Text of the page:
Wednesday, March 24, 2010
Obama and Sarkozy: A Tale of Two Presidencies
Last Sunday, March 21, saw two world leaders facing a key vote that would define the two-year remainder of their presidencies. I am, of course, referring to Barack Obama and Nicolas Sarkozy. The Leader of the Free World (interesting how we stopped hearing that phrase when BO became president) was facing the break-or-make-a-presidency vote in the House of Representatives on his healthcare reform plans; while Sarko, whose party controlled only two of France's 22 regions, tried to show his abysmal approval ratings didn't rub off onto local polls.
If we are to believe the French satitical show, Les Guignols, Sarkozy has a heavy chip on his shoulder regarding Obama: the US president is taller, more handsome, an extraodinarily skilled orator, enjoys rock-star popularity all over the world and has a bigger plane - like all testosterone-high males, our leaders are obsessed with size. Well, if that is true, the results of the votes held on the same day did nothing to dent Sarkozy's inferiority complex.
Obama won the vote thus getting what may well be his lasting achievement, while Sarkozy lost Corsica (the home of another short, Gallic leader with ambitions of global grandeur) thus finding himself with ALL but one of France's regions controlled by the Socialists. Rarely had a political slap sounded so thunderous.
What does this tell us about these two rulers, their leadership style, their likely legacy and why we should bother? Since they lead major countries what they do does impact people's lives, for better or worse. In Obama's case, one can safely say the healthcare reform bill is for the better, as tens of millions of American citizens who were exposed to great hardships, made even worse in the economic downturn, got a strong helping hand. No longer will insurance companies be able to play with literally life-and-death matters with only one objective in mind: making even more money for their obscenely fat stockholders (obese is probably the right word.) So far Obama has not had a major political success: sure he's avoided a full financial meltdown but a negative is rarely a good indicator of success and, anyway, the economy is still in the doldrums with unemployment at record levels. On the foreign-policy front, his amazing popularity has yet to translate into substantial gains: the Middle East peace process is stuck (I'll come back to that later), Iran, Cuba, Venezuela are not any friendlier, Russia and China are, if anything, frustrating him at every corner. So, yes, there are still a lot of things for which, to be charitable, the jury's still out, but there's no denying that healthcare reform is a major achievement arrived at through vision, patience, dogged determination and a will to go beyond style and achieve substance.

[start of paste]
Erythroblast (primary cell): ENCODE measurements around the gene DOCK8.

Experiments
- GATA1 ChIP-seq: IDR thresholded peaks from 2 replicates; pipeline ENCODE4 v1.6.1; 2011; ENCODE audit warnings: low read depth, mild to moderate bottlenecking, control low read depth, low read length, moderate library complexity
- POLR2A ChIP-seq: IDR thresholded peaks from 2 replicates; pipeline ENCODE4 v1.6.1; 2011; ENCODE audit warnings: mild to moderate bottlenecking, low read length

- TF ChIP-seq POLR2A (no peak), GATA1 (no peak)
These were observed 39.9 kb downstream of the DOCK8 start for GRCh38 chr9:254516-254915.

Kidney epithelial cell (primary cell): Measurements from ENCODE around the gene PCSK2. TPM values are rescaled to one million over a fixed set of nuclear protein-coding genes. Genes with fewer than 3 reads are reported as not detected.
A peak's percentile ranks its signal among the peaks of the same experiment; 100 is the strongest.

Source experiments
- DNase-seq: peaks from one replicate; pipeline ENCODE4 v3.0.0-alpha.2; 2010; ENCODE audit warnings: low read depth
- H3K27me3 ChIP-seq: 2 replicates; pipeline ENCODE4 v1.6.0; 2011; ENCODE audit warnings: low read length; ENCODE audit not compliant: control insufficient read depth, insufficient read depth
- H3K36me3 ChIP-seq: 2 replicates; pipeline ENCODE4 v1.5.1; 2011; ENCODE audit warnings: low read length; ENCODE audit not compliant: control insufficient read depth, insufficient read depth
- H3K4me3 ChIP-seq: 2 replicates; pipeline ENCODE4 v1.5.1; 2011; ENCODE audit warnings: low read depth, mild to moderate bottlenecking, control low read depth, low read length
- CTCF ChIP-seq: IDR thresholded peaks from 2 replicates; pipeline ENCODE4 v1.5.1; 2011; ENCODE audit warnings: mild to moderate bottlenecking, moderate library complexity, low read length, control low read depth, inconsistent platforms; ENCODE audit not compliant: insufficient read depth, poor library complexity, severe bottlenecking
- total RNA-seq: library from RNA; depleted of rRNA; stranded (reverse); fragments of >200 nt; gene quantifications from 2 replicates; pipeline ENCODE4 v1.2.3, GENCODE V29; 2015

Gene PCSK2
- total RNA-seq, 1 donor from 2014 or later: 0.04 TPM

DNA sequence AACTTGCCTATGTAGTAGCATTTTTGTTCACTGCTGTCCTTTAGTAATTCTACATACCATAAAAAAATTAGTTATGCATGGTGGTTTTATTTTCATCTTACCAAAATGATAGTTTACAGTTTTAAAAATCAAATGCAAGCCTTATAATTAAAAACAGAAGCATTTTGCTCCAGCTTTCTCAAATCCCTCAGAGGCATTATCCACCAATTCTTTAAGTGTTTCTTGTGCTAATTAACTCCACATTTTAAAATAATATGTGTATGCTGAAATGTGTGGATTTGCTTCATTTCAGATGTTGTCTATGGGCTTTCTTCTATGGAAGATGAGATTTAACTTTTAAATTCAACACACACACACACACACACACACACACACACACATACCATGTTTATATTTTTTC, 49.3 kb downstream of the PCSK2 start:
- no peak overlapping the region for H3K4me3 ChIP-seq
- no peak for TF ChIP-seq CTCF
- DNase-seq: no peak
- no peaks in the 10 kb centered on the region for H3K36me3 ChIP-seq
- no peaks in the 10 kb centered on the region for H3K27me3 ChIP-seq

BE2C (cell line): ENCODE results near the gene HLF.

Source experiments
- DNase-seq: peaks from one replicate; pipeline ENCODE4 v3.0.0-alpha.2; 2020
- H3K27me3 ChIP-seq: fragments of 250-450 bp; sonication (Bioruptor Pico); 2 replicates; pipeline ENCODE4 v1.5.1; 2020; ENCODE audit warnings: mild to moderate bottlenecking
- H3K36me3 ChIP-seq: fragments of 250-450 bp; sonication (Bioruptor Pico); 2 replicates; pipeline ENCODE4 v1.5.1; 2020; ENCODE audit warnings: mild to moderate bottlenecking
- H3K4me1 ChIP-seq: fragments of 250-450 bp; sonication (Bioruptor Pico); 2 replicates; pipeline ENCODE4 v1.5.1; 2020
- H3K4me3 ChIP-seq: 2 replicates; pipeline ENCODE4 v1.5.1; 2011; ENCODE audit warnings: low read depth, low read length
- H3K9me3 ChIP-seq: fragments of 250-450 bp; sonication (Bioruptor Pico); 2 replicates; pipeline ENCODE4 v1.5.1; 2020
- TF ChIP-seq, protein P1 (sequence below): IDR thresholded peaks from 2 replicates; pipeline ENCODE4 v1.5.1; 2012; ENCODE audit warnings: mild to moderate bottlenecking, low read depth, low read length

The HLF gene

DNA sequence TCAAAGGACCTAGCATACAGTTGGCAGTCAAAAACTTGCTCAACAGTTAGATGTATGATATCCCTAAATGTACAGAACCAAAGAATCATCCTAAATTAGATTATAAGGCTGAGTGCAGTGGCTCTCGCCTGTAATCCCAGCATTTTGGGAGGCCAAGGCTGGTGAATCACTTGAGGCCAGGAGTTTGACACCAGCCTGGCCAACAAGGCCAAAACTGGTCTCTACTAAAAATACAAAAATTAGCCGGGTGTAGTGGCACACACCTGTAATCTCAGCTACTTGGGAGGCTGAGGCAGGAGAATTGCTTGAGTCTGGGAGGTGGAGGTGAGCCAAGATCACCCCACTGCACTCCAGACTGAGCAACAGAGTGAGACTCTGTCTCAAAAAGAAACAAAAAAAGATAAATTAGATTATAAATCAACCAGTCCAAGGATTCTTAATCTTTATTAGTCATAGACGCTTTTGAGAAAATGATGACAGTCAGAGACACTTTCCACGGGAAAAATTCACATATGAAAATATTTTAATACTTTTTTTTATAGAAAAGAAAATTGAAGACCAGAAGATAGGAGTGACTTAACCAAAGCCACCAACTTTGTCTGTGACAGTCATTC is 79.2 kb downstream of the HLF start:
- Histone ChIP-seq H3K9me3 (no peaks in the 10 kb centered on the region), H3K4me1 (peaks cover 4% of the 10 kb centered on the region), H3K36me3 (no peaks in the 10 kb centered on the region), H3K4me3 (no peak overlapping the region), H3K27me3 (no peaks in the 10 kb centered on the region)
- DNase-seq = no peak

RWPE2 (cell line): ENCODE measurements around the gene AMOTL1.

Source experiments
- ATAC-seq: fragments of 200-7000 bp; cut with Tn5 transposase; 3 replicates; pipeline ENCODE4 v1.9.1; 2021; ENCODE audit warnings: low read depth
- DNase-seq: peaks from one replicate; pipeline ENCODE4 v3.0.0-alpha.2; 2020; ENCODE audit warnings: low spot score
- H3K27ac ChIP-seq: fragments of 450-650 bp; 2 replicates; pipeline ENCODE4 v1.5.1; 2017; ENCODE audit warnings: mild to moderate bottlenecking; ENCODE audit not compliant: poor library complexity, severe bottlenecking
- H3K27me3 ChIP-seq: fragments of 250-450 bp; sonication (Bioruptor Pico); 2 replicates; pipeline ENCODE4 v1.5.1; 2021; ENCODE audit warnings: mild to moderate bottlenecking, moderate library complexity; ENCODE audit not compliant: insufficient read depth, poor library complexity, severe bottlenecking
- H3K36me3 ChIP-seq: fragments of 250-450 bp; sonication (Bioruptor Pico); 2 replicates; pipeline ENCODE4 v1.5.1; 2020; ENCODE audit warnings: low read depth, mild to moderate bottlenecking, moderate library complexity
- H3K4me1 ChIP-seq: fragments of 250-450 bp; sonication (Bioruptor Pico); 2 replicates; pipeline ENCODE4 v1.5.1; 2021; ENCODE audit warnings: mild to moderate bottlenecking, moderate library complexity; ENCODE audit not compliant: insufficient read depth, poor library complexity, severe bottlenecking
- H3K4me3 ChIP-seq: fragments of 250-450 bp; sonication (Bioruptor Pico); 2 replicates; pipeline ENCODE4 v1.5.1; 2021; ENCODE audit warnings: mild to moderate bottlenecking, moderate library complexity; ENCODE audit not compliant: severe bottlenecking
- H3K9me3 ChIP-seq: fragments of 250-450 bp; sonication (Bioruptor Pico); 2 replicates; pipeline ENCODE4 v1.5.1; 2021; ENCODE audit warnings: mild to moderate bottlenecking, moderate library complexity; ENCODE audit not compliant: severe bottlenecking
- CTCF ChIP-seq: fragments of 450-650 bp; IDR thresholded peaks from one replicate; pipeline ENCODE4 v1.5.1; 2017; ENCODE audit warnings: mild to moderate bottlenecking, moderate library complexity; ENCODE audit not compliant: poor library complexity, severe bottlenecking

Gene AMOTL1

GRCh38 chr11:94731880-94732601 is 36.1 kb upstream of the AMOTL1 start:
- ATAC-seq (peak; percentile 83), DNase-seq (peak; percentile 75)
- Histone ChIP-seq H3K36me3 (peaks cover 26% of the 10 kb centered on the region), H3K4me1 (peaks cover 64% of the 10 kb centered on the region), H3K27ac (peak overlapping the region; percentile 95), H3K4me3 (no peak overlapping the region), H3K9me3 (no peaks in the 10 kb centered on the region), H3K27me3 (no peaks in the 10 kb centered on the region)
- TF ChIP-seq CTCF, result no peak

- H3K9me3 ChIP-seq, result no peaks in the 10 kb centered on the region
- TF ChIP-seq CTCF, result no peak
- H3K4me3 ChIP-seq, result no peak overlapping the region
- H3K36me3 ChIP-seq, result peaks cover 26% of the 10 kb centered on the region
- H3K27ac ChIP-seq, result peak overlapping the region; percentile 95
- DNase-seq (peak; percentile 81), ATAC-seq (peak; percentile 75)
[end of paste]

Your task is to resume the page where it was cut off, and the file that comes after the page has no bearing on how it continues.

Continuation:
Sadly, these qualities seem to be lacking with Sarkozy. Ever since he arrived at the Elysée Palace he has seemed overly obsessed with his image, increasing his PR team to a size previously unheard of but commensurate with the man's ego, inversely proportional to his physical size (the Napoleon syndrome.) Jetting around whenever a world crisis loomed but strangely unable to produce any concrete progress on the major issues facing 21-century France. He was elected on a wave of enthusiasm for his can-do, go-getter attitude and straight talking so different from his predecessor and nemesis, Jacques Chirac. But the French soon saw through his self-obsessed behavior: one of his first decisions was to triple his salary delivering on his increased-purchasing-power election promise - at least for...himself! And since then it's been a lot of noise made in France, Europe, the wider world, but with little to show for it back home. Voters can tell a fraud when they see one, and that was the main message they sent last Sunday.
A British statesman once said that "a week is a long time in politics." Let alone two years. Many things can happen in the run up to the 2012 presidential elections in the US and France. Obama may later this year get the equivalent of Sarko's election rout with the mid-term elections. Sarkozy may suddenly carry out reforms (none less than to his own style) that will make him not only popular again but deliver gains to his subjects, while the Socialist party may either implode or fall back to its fratricidal wars .
But, I have my doubts. I think that the pattern and trend are clear and I'll make the following predictions. And remember you read it here first: Obama will get reelected while Sarkozy will be sent packing. The latter prediction will in turn call for another one: Carla Bruni, shorn of the fun of staying in presidential homes and flying in presidential jets, will also dump him. Sad ending for a sad little man.